If you’re new to soldering, we highly recommend reading through a good soldering tutorial, such as the ones by Adafruit and SparkFun.
We recommend using only lead-free solder and a good quality, temperature-controlled soldering iron set to 750F/400C.
When soldering, clean the soldering tip often. We recommend using a brass wire sponge. After cleaning, melt a small amount of solder onto the tip of the iron.
Using the high 750F/400C temperature should mean that you don’t need to heat the pads for more than a few seconds at at time. This allows you to work more quickly and avoid overheating and damaging the pads or any components.
If you’re having a hard time getting the solder to melt, check your temperature.
If the solder is sticking to the iron but not the pads, you may not be heating the pads long enough, but it should only take a few seconds. You can use soldering flux, which may help.
Soldering the Pixelblaze Pico onto the back of the Fibonacci64 Micro HDR board:
Note where and how the Pixelblaze Pico aligns with the outline on the back of the Fibonacci board, and how the contacts line up.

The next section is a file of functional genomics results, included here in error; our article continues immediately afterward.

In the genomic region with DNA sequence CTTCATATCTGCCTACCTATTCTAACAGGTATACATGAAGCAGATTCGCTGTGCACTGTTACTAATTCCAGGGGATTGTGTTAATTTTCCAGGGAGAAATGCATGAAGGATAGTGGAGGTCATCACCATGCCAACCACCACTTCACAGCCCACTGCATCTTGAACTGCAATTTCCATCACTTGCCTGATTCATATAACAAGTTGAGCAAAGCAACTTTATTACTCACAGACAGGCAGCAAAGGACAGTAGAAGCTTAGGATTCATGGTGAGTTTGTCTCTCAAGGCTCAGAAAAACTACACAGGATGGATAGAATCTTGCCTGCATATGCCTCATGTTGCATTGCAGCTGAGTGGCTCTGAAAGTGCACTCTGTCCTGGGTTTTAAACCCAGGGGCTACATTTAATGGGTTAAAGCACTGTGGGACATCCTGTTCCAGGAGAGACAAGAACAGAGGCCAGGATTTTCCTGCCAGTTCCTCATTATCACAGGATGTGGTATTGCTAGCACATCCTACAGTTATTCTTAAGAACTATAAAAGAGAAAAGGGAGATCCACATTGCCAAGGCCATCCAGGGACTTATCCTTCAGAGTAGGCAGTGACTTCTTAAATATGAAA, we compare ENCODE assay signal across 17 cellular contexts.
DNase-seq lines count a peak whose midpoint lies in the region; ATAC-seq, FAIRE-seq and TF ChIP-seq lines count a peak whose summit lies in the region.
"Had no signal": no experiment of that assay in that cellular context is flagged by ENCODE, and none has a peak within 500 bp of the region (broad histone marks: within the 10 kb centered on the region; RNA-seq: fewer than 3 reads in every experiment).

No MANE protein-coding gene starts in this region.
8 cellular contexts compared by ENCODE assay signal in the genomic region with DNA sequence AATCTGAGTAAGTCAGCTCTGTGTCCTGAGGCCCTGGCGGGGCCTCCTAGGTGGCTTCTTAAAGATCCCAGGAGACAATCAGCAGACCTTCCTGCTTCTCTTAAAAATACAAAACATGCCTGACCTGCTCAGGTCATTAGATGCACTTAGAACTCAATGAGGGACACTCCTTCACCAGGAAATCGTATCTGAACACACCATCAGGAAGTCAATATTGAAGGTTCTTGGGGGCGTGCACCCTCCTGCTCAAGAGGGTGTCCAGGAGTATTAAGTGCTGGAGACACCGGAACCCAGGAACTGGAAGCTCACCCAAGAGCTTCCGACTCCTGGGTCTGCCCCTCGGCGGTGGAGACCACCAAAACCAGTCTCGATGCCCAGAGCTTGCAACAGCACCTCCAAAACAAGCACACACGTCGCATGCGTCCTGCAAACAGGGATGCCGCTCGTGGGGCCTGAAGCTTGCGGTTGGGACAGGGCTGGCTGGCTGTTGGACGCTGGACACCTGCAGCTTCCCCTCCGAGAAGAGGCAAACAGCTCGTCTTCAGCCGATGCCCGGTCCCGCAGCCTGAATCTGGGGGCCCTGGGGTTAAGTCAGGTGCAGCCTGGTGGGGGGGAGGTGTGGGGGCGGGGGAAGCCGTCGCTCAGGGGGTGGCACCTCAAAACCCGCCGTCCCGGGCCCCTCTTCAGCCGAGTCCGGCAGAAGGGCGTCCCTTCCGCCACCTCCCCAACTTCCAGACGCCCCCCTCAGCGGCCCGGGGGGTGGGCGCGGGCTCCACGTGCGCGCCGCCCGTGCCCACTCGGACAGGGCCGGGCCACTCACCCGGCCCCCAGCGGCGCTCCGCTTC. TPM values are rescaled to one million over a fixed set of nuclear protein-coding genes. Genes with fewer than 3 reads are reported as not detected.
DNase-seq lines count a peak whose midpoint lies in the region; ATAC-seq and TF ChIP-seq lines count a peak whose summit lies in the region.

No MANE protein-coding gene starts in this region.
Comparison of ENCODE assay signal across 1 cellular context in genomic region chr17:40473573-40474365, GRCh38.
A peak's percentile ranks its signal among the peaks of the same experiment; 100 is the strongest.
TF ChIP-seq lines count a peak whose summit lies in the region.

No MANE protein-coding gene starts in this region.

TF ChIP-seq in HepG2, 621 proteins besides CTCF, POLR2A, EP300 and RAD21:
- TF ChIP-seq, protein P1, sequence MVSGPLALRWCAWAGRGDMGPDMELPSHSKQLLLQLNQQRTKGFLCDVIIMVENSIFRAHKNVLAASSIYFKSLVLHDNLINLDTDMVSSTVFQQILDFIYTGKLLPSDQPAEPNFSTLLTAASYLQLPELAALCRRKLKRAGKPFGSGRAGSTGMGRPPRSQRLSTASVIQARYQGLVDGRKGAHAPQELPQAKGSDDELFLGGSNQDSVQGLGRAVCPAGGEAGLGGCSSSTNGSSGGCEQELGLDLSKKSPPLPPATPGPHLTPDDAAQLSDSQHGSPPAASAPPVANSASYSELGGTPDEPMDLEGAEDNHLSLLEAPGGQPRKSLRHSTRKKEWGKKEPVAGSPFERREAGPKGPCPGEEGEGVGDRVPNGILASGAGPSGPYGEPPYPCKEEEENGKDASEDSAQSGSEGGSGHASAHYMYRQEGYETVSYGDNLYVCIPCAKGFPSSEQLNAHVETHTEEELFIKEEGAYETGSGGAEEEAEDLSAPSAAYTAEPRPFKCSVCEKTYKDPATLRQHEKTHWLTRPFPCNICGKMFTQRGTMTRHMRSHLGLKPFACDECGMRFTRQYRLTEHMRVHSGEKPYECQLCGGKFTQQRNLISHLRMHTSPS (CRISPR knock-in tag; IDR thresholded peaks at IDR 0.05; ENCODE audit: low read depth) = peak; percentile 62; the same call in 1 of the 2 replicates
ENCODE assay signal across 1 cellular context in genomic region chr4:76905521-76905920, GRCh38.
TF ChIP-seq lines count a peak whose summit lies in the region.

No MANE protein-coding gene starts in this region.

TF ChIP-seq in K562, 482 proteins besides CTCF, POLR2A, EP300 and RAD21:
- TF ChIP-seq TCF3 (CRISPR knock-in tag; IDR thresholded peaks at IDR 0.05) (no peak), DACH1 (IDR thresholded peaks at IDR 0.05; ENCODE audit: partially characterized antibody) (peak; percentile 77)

Tin the 5V pad by melting a blob of solder onto it.
Carefully align the Pico with the outline and contacts on the back of the Fibonacci board, and reheat the solder blob on the 5V pad, while holding both boards in place. Remove the soldering iron, wait for the solder blob to cool.
Check the alignment. If it’s not centered, reheat the solder blob, re-align it, and repeat as necessary until it’s aligned correctly.
Ensure the end of the Pico does not extend past the edge of the Fibonacci board!
Once again, check the alignment. Do not proceed until it’s aligned correctly. See the step above if it’s not.
Solder the GND pad. Make sure you get a nice smooth fillet of solder on the pads. Use plenty of solder on the pad, then inside the pin header hole.
Repeat for the Data, CLK, and 5V pads, making sure to use plenty of solder. Ensure there are no bridged connections between the pads.
Clean up any flux on the PCBs and contacts with isopropyl alcohol, especially if you didn’t use solder with no-clean flux.